Light spots, leaf drop and ill health on chinese elm

TL;DR chinese elms get weird spots and languish, please help!

This fall, I bought a couple of those terrible chinese elms (actual ulmus parvifolia, the best I can tell). I mostly want them as mother plants for an endless supply of CE:s, so I really don’t mind the terrible curves in the trunk. They currently live in my livingroom awaiting spring. A few weeks after I got them they started showing these light spots. I found some very small insects on the bottoms of the leaves, and decided to treat with a surfactant (naturallty protecting the soil). One of them is currently looking good-ish, even if the current sparse crop of leaves are very small (half to quarter normal size). The other one is the issue, though. It looked good for a few weeks, and even got noticeably stronger. And then, the spots returned - only this time with no insects. Fresh shoots shrivel and abort, established leaves get spotted and then shed. What is this? What can I do?

The backlight is there to show the spots clearly. They are barely noticeable otherwise, just slightly “transparent”/less opaque

Looks like bug bites mate. Keeping trees inside, yikkes. Leaf drop can happen when you RH humidity is low, which is often the case indoors.

You already have leaf?? If they are in leaf why not have them outside? Looks to me like the way youre running it, that youre depleting the trees energy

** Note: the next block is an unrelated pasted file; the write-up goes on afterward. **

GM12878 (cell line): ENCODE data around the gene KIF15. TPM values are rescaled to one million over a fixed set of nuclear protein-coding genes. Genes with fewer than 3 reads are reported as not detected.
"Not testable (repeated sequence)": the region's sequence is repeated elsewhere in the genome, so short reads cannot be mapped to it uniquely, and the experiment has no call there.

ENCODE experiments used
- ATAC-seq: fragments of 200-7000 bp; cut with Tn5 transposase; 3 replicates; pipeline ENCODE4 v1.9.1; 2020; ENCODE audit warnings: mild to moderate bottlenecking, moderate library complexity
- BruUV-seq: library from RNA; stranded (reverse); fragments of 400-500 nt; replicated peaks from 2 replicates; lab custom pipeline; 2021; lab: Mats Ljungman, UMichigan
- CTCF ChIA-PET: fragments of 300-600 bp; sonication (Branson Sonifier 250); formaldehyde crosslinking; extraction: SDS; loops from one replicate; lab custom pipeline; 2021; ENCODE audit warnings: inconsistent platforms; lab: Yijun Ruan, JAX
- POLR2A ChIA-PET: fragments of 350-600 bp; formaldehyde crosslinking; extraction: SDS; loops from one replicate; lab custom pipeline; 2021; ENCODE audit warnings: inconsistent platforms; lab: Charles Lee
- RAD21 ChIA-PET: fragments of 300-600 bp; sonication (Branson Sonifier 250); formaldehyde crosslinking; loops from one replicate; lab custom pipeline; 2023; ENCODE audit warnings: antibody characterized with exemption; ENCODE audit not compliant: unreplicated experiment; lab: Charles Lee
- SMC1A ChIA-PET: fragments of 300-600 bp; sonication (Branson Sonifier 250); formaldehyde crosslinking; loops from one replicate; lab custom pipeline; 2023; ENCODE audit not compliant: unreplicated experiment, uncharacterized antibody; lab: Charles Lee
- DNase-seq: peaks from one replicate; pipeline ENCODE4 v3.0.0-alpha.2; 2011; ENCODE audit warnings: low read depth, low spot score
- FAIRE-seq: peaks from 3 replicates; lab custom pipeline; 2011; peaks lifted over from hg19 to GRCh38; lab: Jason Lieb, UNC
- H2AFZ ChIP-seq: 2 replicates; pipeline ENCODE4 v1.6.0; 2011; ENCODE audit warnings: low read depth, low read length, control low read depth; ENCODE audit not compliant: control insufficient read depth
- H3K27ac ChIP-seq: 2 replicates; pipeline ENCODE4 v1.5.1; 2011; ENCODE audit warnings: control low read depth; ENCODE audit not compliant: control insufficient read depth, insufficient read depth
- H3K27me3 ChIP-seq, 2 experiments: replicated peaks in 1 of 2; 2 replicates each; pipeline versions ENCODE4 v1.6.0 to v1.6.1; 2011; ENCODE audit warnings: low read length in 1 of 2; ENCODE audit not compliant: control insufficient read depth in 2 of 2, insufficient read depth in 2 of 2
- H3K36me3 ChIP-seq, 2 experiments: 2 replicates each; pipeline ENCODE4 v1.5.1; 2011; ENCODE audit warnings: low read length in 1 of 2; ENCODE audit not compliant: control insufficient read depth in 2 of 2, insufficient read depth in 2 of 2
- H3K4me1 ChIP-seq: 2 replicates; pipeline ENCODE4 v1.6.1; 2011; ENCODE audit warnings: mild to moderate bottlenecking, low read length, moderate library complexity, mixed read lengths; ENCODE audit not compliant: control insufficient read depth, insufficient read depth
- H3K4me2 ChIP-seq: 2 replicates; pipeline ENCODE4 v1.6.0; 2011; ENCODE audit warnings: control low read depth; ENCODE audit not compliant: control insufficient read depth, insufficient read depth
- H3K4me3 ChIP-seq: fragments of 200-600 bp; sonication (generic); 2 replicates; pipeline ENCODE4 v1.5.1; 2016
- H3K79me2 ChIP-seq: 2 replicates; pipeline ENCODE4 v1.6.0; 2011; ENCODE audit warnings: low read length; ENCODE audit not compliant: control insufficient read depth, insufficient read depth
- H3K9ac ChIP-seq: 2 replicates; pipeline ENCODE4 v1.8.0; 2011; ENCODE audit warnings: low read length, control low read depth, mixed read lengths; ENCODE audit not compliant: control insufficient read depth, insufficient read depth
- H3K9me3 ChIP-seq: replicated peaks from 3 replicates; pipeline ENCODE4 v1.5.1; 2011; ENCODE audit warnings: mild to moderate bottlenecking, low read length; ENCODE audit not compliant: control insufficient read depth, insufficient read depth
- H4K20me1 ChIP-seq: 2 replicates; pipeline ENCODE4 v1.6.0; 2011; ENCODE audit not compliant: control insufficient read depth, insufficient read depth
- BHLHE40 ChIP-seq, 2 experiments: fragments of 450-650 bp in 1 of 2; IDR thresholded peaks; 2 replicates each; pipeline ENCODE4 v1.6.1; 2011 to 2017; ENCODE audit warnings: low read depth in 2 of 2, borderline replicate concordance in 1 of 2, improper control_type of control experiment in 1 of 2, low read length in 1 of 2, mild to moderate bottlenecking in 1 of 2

It does, yeah, but I would expect to see actual bugs if that were the case.

The trees are inside because I got them with winter incoming (CE is really not very common where I am in the world), and it is currently inside because they would die otherwise. To my knowledge, chinese elm does not tolerate the kind of temperatures we’re currently having in sweden. Waiting for spring, for sure, but we still have nights of -6 C.

I’ve got such a box store Chinese Elm too. The first year, I kept it inside my apartment during winter and the tree looked very poorly. I had problems with bugs, it lost about half its leaves and didn’t seem to be doing well at all.
After moving the tree outdoors in spring it recovered quickly. I kept it outdoors from spring until late fall and until the leaves had turned brown and fell off. Then I overwintered the tree in an unheated stairwell at a large window. In January, the first new leaves emerged and it has been growing like crazy since then. I had to prune it once already and it’s looking really healthy.
In the stairwell, the temperature was somewhere between 0 during cold winter nights and maybe 10 to 12 degrees C during sunny winter days.

So I wouldn’t worry too much… move your trees outdoors as soon as temperatures allow it and then treat them like deciduous trees, but with some protection / cold storage during the coldest months of winter.